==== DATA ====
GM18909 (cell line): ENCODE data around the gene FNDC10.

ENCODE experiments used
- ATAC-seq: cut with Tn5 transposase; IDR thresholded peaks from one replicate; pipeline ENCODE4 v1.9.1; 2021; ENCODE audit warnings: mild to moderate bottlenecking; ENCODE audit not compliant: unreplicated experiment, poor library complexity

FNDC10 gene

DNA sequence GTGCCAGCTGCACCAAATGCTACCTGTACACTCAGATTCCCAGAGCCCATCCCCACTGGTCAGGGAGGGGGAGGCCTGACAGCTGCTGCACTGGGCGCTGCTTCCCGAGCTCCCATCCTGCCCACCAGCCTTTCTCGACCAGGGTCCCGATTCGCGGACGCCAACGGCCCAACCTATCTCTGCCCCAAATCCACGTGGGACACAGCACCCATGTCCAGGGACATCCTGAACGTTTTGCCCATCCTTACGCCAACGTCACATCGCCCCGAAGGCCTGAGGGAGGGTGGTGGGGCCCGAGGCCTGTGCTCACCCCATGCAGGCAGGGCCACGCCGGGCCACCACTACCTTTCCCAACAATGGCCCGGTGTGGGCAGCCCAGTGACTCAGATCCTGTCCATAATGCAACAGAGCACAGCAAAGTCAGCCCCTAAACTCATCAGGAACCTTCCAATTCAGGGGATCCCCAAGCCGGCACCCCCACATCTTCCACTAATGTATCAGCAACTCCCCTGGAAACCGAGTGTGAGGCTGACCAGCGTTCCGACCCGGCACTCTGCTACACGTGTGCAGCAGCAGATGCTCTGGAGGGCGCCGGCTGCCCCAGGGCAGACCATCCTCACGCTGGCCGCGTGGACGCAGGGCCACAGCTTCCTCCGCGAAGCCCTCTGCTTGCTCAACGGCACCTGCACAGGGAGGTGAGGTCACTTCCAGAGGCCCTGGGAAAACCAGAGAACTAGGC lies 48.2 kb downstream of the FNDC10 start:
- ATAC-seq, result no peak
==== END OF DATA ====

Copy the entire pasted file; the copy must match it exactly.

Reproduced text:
GM18909 (cell line): ENCODE data around the gene FNDC10.

ENCODE experiments used
- ATAC-seq: cut with Tn5 transposase; IDR thresholded peaks from one replicate; pipeline ENCODE4 v1.9.1; 2021; ENCODE audit warnings: mild to moderate bottlenecking; ENCODE audit not compliant: unreplicated experiment, poor library complexity

FNDC10 gene

DNA sequence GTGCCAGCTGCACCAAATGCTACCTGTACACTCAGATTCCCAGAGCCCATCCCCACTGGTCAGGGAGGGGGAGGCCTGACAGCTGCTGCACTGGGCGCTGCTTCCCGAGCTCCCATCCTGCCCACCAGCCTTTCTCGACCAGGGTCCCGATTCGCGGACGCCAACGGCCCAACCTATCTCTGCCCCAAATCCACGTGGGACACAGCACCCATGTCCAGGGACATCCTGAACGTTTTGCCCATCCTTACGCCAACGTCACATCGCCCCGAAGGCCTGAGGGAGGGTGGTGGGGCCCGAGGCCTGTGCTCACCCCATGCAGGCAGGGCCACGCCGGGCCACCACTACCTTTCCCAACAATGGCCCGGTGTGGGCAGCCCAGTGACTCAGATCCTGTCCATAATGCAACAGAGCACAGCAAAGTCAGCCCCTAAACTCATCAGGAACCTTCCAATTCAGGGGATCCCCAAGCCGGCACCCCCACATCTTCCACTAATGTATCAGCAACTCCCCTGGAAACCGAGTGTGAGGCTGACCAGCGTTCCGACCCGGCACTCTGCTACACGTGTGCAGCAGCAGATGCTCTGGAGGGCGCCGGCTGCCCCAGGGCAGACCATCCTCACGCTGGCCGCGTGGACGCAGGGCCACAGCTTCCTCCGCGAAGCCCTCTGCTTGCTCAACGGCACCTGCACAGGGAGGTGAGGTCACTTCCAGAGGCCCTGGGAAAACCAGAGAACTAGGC lies 48.2 kb downstream of the FNDC10 start:
- ATAC-seq, result no peak